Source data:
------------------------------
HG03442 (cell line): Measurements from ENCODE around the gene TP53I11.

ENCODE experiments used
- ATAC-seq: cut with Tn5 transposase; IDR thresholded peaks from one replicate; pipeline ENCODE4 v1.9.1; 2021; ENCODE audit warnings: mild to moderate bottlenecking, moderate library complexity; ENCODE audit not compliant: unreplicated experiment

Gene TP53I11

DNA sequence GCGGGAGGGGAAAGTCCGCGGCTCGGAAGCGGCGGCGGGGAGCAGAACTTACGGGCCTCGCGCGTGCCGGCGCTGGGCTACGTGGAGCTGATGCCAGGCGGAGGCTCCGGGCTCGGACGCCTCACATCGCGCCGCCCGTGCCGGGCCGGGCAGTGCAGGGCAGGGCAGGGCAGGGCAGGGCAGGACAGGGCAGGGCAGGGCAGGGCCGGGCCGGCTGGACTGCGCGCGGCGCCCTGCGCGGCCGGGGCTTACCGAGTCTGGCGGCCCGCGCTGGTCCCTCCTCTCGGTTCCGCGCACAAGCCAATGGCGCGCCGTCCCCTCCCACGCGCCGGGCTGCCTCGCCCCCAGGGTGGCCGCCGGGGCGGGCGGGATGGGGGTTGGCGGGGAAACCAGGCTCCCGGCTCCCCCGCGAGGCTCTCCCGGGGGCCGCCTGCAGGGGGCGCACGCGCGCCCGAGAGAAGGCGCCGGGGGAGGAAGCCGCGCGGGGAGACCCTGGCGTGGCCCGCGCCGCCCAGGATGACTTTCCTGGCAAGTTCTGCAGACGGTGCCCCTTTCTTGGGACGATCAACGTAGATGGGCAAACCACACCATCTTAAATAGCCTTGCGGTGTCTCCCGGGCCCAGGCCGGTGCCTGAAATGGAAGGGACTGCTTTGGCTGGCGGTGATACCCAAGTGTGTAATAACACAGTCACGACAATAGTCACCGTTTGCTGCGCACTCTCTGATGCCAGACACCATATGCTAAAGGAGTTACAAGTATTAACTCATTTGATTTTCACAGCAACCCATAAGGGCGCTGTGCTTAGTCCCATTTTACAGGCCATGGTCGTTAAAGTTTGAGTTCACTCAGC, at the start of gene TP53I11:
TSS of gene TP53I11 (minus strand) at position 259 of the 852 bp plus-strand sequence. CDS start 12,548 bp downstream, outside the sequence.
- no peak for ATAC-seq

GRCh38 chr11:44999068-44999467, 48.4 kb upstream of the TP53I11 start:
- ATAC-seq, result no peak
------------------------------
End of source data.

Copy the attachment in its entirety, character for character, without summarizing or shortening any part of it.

HG03442 (cell line): Measurements from ENCODE around the gene TP53I11.

ENCODE experiments used
- ATAC-seq: cut with Tn5 transposase; IDR thresholded peaks from one replicate; pipeline ENCODE4 v1.9.1; 2021; ENCODE audit warnings: mild to moderate bottlenecking, moderate library complexity; ENCODE audit not compliant: unreplicated experiment

Gene TP53I11

DNA sequence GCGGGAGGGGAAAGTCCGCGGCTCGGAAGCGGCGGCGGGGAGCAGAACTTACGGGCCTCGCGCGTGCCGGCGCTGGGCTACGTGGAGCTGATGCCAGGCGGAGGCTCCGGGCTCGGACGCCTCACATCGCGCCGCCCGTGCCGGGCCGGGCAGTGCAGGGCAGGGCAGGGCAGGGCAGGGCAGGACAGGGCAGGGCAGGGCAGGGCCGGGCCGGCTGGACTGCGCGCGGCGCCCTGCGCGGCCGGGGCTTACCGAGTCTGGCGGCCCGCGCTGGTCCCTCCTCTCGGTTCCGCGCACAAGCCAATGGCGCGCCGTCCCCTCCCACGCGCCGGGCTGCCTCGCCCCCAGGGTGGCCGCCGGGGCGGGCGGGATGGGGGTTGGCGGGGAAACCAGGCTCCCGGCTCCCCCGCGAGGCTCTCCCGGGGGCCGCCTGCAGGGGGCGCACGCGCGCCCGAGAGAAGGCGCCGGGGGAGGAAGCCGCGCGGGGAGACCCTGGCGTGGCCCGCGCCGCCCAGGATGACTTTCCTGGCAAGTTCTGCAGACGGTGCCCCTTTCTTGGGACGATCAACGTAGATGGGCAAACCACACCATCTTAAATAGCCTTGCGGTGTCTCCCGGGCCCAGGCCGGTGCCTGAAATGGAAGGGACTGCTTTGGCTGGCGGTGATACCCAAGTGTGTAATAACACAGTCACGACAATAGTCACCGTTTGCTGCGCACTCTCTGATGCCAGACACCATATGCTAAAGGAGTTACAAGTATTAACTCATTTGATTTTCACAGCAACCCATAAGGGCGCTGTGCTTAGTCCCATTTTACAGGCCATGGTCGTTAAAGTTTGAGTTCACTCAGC, at the start of gene TP53I11:
TSS of gene TP53I11 (minus strand) at position 259 of the 852 bp plus-strand sequence. CDS start 12,548 bp downstream, outside the sequence.
- no peak for ATAC-seq

GRCh38 chr11:44999068-44999467, 48.4 kb upstream of the TP53I11 start:
- ATAC-seq, result no peak